FIOD and US DoJ conduct simultaneous operations against worldwide multi-million euro fraud with false letters
- FIOD searches ten locations; investigation into six Dutch companies and their directors who presumably facilitated the international fraud
- The FIOD will seize the mail from 300 mailboxes in the Netherlands
- DoJ files civil complaint against suspected Dutch citizen and his suspected companies
Yesterday, the Fiscal Intelligence and Investigation Division (FIOD) searched a total of ten locations in a criminal investigation into six companies who, in the Netherlands, operate mailboxes which are suspected of being used for global fraud. The six companies are suspected of ( being involved in) fraud and attempted fraud of hundreds of thousands of people worldwide by way of false letters. It is assumed that the total fraud amount runs up to the millions. Simultaneously with the operations conducted by the FIOD, the U.S. Department of Justice (DoJ) filed a civil complaint against two of the suspected companies and one director in the Netherlands, on behalf of hundreds of thousands of victims.
The main suspects of the fraud are presumably not living in the Netherlands, but the Dutch companies and their directors allegedly played a facilitating role in the fraud. The suspicion is that the main suspects sent millions of letters to people in the United States, Great Britain, Switzerland, Italy, France, Japan and many more countries. In the letters, addressed to people personally, the recipients were made to believe that they had won an award in the amount of money or a check, which they had not claimed yet. Another example was that the sender of the letter intended to give money to the recipient as an act of charity. In addition, letters were sent which stated that the recipient was a guaranteed winner in a lottery. To be able to transfer the money to the recipient, the latter had to send a cash amount of between 20 and 45 euro or a cheque, each time to a mailbox in the Netherlands.
In various letters, approximately 300 different mailbox numbers in the Netherlands were mentioned. Allegedly, the six suspected Dutch companies, which are the subject of the FIOD-investigation manage a large part of the mailboxes, empty them and process the mail. Presumably, the companies were allowed to keep part of the money as payment for services rendered, but the larger part of the money was transferred to bank accounts, which allegedly belonged to the main suspects of the fraud.
The FIOD investigation was initiated at the end of 2015, following the interception and seizure of a large quantity of letters by Customs at Schiphol airport.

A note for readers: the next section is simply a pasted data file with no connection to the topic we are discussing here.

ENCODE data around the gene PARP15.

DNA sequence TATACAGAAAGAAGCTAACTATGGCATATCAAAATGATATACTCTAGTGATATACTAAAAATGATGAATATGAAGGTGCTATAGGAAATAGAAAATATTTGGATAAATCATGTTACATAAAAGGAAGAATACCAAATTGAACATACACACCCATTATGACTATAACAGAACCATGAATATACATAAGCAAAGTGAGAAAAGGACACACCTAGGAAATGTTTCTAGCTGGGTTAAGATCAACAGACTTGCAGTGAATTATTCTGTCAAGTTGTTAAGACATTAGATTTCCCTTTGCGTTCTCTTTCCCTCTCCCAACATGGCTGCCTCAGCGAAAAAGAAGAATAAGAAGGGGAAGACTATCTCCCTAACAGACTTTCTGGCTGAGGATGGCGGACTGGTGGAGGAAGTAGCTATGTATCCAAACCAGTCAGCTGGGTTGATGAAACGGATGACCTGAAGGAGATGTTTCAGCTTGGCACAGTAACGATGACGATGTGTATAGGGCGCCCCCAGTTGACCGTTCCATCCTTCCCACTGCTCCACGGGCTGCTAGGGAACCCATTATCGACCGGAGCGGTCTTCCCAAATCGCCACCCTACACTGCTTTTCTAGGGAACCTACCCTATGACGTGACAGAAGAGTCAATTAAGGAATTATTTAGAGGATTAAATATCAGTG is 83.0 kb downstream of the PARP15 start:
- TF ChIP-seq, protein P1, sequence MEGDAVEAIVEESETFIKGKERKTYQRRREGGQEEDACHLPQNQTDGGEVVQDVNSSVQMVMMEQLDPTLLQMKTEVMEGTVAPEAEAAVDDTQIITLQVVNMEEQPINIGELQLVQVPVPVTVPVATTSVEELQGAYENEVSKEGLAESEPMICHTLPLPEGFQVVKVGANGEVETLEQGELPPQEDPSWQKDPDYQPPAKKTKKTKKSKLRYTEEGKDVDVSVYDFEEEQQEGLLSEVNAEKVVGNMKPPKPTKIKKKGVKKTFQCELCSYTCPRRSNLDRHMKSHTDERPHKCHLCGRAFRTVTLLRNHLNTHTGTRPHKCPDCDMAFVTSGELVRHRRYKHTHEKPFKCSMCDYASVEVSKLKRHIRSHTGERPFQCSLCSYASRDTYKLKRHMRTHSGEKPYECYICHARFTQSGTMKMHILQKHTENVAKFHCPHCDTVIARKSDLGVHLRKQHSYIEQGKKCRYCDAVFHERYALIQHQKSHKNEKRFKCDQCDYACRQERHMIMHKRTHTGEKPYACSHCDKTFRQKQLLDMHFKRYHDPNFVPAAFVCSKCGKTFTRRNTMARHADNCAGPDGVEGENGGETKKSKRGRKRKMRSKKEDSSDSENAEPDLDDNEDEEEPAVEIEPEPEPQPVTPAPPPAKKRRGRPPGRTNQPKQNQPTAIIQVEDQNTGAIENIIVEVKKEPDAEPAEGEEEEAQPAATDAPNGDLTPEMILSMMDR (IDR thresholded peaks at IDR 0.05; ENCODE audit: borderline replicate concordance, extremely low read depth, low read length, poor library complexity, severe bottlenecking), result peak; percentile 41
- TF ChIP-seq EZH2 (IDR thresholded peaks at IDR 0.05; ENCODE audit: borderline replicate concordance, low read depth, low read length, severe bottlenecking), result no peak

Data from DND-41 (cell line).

Fraud undermines trust
It is important that people look critically before they agree to something and send money. Every individual has his or her own responsibility. Scammers sometimes operate in such a professional manner, that it can be difficult to detect fraud. Scammers often approach vulnerable groups, such as the elderly or people who have already become the victim of similar fraud in the past. People should be able to rely on any information provided to them by companies. Fraud undermines trust and that is a serious matter. That is why the government is taking measures against these practices.
Until the present, no cases have been reported involving Dutch citizens who have become the victim of this fraud. This operation conducted by the FIOD under supervision of the National Prosecutor’s Office for Serious Fraud, Environmental Crime and Asset Confiscation (Functioneel Parket) is aimed at preventing the use of Dutch mailboxes being utilized for this type of worldwide fraud.
Seizure of letters
The FIOD conducted searches at six businesses in Amsterdam, Heerlen, Utrecht, Wijk bij Duurstede and Hoorn (2 companies). Furthermore, searches were carried out in a safe in Wijk bij Duurstede and three houses, one of them in Wijk bij Duurstede and the other two in Drechterland and Heerlen. Apart from their administration, thousands of envelopes containing cash money and cheques were seized. In Utrecht pallets with hundreds of thousands (fraudulent) letters were confiscated. Moreover, circa half a million euro cash, watches, art, cars (among them a Porsche) and bank accounts were confiscated or frozen, because crime should not pay.
In June, the FIOD will seize all incoming mail from approximately 300 mailboxes. The DoJ has also requested the court in the United States to take measures to ensure that all correspondence to the relevant Dutch mailboxes can be intercepted by the U.S. Postal Inspection Service.